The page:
Many people think of estate planning as something to check off a list. Need a will? Check. Financial power of attorney? Check. Health care directives? Check. Living Trust? Check. In other words, as long as you’ve got the right planning document, you are covered, right?

Not exactly. Would it cause a problem if after you become incapacitated and your agent (sometimes referred to as power of attorney) took the power of attorney document to your credit union, who read it and responded, “The power of attorney mentions banks, but it doesn’t mention credit unions, I’m sorry.”? Would it be a problem if you, as your father’s agent, want to move his IRA from a financial planner who wasn’t managing the money well to your preferred planner, and you learn that by doing so, you will no longer be the IRA’s sole beneficiary but instead be equal beneficiaries with your stepmother because your father’s power of attorney doesn’t include the power for his agent to choose IRA beneficiaries? (Both of these situations happened to clients of mine who had an estate plan prepared before I met them.)

Would it be a problem if your agent brought your power of attorney to the bank, but the bank refused to accept it saying they don’t accept powers of attorney more than two years old? And if your daughter was seriously depressed but because her health care power of attorney did not include a mental health power of attorney, you had to take her to court to make her go into the type of facility that could protect her from herself, would that be a problem?

The question isn’t whether you have the right or even valid documents, but whether your planning will work the way you want it to when you need it to.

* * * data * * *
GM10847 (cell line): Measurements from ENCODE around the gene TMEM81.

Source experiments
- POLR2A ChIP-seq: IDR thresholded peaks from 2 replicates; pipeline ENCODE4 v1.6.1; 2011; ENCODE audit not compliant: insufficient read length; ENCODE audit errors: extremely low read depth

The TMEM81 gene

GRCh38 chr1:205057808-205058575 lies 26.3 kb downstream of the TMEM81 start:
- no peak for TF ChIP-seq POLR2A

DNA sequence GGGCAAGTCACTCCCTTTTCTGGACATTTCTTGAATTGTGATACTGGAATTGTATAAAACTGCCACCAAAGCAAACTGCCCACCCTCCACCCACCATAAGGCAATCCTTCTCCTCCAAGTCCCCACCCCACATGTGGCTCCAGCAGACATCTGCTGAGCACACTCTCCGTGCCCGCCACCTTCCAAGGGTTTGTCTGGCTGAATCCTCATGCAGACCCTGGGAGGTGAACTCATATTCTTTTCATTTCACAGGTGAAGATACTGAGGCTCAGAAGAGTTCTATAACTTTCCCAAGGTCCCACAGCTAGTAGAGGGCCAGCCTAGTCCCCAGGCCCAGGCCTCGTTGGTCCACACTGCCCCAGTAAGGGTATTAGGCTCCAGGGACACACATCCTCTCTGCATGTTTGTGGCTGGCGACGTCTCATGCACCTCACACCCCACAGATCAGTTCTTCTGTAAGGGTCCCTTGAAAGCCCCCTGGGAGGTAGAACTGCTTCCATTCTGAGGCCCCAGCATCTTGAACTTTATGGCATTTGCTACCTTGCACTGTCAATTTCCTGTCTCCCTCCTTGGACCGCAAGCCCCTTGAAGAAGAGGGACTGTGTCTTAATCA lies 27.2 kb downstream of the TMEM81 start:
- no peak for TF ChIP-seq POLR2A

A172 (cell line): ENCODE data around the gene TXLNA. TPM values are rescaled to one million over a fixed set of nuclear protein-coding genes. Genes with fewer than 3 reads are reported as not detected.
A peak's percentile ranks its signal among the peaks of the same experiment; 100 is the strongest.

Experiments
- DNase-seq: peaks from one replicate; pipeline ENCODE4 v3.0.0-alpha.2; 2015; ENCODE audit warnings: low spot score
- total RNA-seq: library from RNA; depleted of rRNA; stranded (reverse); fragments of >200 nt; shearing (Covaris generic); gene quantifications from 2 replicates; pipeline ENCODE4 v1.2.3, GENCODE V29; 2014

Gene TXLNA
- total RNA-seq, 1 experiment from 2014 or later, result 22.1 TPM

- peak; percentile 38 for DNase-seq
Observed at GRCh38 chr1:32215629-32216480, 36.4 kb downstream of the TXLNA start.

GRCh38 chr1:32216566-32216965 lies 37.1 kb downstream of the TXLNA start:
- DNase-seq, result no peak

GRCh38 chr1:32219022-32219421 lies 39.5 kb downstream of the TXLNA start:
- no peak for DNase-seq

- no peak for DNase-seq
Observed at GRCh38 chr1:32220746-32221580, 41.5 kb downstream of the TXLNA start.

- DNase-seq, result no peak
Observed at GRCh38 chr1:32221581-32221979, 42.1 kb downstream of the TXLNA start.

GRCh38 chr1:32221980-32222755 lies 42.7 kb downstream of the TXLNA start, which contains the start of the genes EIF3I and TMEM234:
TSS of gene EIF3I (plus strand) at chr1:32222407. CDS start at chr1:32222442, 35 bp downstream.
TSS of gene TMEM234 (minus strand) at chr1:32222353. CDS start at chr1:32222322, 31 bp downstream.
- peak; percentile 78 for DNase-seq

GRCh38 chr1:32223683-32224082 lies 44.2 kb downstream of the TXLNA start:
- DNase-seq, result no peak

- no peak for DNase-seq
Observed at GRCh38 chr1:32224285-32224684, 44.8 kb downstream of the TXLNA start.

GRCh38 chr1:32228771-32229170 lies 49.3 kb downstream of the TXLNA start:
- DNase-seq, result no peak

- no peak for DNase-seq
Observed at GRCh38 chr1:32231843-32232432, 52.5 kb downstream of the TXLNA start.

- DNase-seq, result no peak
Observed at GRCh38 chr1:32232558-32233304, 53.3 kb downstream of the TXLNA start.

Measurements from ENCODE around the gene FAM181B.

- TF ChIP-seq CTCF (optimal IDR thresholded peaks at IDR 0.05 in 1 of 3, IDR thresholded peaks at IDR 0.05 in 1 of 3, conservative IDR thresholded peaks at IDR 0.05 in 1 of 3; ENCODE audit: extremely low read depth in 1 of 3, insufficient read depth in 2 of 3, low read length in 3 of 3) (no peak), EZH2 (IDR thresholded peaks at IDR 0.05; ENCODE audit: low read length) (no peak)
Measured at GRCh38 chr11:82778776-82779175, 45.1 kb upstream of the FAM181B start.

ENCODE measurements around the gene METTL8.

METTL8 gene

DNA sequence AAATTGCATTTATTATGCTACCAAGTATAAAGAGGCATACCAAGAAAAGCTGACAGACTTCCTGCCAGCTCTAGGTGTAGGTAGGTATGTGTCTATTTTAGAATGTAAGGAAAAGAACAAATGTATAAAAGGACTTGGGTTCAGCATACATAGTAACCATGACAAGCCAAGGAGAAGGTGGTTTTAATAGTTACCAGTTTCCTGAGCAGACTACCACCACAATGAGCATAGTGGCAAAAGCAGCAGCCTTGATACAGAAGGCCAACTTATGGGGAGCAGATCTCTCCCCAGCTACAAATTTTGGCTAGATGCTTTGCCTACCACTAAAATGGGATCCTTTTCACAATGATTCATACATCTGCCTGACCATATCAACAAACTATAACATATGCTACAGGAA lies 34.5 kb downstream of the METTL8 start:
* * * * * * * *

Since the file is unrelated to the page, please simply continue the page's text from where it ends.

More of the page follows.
Truth be told, few people will know if their plan is missing something that could come back to bite them. Here are four tips to minimize your risk:

  1. Choose an attorney who focuses on estate planning, not an attorney who practices in several other areas. Good estate planning attorneys attend a lot of important estate planning continuing education, and attorneys who practice in other areas simply don’t have the time or resources to devote to improving their estate planning knowledge.
  1. Choose an attorney who is thorough and don’t seek the shortest, simplest plan. If your plan has a power you never need, then you merely have a longer document. If your plan is missing a power you need, then nothing else will matter.
  1. Don’t choose your attorney by cost, choose based on value. Simple and cheap upfront often means expensive and complicated later. All attorneys and all estate plans are not created equal, and attorneys who tailor each plan to each client tend to be more expensive. It’s fair to ask an estate planning attorney what makes their services more valuable. If they have a good answer and you feel comfortable with them, hire them.
  1. Don’t fall into the trap of assuming that the first three rules only apply to the mega-wealthy. Some of the examples above happened to people who were seeking government assistance precisely because they had limited resources.